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5.0 out of 5 stars A stimulating, numerate guide to alternative energy, May 2, 2009
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This review is from: Sustainable Energy - Without the Hot Air (Paperback)
Prof MacKay's starting point is that there is a great deal of vague flummery talked about energy production and consumption. It is easy to make vague claims of "huge" potential green sources or to obsess over what turn out to be very minor energy savings. His goal in this book is to have a hard-nosed discussion of real numbers, so that there can be a more sensible discussion of options. He avoids making explicit recommendations, but his one continual plea is that we create a plan that "adds up" rather than merely reflecting wishful thinking. The world currently consumes enormous quantities of fossil fuel, so any viable alternative plan also has to deal with very large numbers, either as savings or as alternate sources.

MacKay writes in a very readable and entertaining style. But he is also very careful to explain his numbers and to build his scenarios from the ground up. I found his analyses convincing and stimulating. Sometimes more detailed or more mathematical analysis is pushed off to supplementary appendices, but those are also well worth reading.

I learned many things. One key factor I hadn't appreciated was the enormous land areas required for renewable sources, such as wind, solar, biofuel, or geothermal to make a substantial difference. For example, MacKay calculates that it would probably require 10% of the UK's surface to be dedicated to wind farms in order to make a significant contribution to the UK's current energy needs. Even larger areas are required to generate meaningful quantities of biofuel. If an area the size of Africa were dedicated to growing biofuel, that might only replace a third of current world oil needs. But MacKay also points out there may be places where building vast energy farms makes sense. For example, a 20,000 square km solar power farm in the Sahara could be one way to meet the UK's energy needs.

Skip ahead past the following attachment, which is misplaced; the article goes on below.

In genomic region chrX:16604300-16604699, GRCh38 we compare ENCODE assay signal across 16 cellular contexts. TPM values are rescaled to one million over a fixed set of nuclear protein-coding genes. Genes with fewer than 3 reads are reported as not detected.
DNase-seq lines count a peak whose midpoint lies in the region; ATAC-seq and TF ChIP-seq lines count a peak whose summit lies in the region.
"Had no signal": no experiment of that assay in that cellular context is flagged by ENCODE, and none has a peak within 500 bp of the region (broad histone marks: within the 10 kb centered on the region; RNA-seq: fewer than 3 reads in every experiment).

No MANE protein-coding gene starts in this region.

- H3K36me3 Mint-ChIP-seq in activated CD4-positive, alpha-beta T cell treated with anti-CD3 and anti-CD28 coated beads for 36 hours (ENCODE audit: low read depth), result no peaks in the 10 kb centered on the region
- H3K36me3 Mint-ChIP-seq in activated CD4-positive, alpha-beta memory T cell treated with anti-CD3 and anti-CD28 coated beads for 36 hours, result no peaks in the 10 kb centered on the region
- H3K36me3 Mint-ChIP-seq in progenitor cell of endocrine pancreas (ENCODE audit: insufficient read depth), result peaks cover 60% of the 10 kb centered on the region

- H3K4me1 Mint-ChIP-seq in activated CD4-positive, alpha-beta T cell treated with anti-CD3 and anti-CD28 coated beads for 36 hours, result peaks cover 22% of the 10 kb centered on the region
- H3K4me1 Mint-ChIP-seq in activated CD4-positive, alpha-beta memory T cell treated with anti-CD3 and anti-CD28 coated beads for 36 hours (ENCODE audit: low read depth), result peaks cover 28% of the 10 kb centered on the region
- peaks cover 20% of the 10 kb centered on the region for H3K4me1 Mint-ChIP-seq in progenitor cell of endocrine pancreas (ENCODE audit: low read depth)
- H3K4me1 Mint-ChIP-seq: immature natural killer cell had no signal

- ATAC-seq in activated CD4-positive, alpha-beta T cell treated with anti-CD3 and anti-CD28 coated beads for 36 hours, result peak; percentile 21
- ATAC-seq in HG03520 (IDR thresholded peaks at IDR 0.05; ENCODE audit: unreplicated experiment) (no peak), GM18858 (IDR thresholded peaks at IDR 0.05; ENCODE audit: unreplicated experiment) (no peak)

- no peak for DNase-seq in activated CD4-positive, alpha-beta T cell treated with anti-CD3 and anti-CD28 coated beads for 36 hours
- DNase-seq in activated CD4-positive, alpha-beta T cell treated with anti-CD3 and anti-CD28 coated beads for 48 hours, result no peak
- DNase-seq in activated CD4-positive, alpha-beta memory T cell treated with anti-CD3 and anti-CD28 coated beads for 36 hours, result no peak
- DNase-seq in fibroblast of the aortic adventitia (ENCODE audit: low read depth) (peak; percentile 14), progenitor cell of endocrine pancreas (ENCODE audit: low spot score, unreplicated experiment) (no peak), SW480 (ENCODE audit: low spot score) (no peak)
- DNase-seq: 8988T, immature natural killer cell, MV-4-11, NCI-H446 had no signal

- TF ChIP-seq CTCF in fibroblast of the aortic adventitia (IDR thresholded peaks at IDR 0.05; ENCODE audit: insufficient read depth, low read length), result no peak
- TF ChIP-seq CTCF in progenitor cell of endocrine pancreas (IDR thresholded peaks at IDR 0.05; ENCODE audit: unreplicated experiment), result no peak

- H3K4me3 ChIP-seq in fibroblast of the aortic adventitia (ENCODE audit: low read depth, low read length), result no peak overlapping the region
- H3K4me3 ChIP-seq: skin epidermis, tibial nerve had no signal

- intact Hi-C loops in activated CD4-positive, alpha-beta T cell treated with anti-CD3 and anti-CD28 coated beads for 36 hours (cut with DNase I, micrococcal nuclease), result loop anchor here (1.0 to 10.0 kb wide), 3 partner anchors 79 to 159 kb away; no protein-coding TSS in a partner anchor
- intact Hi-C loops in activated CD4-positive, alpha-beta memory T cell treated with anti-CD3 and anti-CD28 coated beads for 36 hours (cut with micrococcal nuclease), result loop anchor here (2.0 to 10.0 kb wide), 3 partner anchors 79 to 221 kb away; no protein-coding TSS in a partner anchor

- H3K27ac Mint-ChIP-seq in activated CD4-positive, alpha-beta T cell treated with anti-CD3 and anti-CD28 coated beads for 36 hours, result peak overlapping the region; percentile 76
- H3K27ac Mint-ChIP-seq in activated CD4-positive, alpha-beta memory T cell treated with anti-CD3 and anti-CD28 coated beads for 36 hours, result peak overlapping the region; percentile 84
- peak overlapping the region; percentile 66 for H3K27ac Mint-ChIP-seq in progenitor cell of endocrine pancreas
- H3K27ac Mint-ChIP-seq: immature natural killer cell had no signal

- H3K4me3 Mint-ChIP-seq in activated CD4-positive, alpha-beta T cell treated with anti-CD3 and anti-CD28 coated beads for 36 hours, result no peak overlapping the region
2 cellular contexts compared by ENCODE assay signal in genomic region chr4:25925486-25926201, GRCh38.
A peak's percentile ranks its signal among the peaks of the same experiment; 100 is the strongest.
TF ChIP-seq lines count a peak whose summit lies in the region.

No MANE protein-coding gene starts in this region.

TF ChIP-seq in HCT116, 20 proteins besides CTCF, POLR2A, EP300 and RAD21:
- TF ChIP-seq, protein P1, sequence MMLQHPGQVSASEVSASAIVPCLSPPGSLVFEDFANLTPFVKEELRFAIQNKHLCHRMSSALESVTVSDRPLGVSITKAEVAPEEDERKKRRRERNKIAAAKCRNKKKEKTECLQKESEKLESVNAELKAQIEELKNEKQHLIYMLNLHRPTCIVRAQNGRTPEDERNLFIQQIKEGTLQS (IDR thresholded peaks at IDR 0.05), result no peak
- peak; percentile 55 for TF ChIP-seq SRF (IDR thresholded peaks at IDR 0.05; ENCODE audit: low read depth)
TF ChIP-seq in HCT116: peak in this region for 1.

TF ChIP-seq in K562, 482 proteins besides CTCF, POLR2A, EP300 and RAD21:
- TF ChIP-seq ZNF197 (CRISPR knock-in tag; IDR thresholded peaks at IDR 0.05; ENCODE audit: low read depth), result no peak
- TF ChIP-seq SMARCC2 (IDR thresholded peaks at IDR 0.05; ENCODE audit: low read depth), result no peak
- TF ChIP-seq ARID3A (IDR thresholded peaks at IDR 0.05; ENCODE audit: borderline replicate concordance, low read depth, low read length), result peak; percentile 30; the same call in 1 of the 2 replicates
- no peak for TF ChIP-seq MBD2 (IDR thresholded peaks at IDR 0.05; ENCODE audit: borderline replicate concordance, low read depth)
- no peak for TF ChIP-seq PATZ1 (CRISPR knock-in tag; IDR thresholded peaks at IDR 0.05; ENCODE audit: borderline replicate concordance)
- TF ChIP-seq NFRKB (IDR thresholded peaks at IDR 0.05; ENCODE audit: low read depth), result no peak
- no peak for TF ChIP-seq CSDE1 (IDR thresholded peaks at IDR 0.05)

MacKay explains how technologies such as electric cars or heat pumps reduce energy needs, independent of how the electricity is generated. He shows us that because electric motors are extremely efficient, burning oil in a central power plant and using the electricity to run an electric car actually requires much less energy than traditional cars. Similarly, he shows how using a central electric power station to power home heat pumps is a significantly more efficient way to heat houses than burning gas or oil at the house. (I had definitely not understood this before!) MacKay would prefer we use green technology to create the electric power, but it is interesting that even using fossil fuel power stations, electric cars and heat pumps still reduce overall fossil fuel consumption.

In his concluding chapters, MacKay outlines several possible plans that "add up". All of them have significant negatives, either through reliance on nuclear power, or enormous environmental impact, or enormous expense. He doesn't pick a winner from among these options, but he emphasizes that we need to chose a plan rather than simply saying "no" to every possible option.

Regardless of whether you agree with Prof Mackay's goal of shifting to alternative energy supplies, this book is definitely worth reading. MacKay succeeds admirably in explaining the raw numbers, so we can see what realistic energy choices are available.

Having read this book (and having it available as a reference) I now feel much better equipped to read the plethora of ideas, plans, suggestions, trivia, wishful thinking and occasional good sense that circulate around energy policy. MacKay is right that numbers matter, and plans need to add up!
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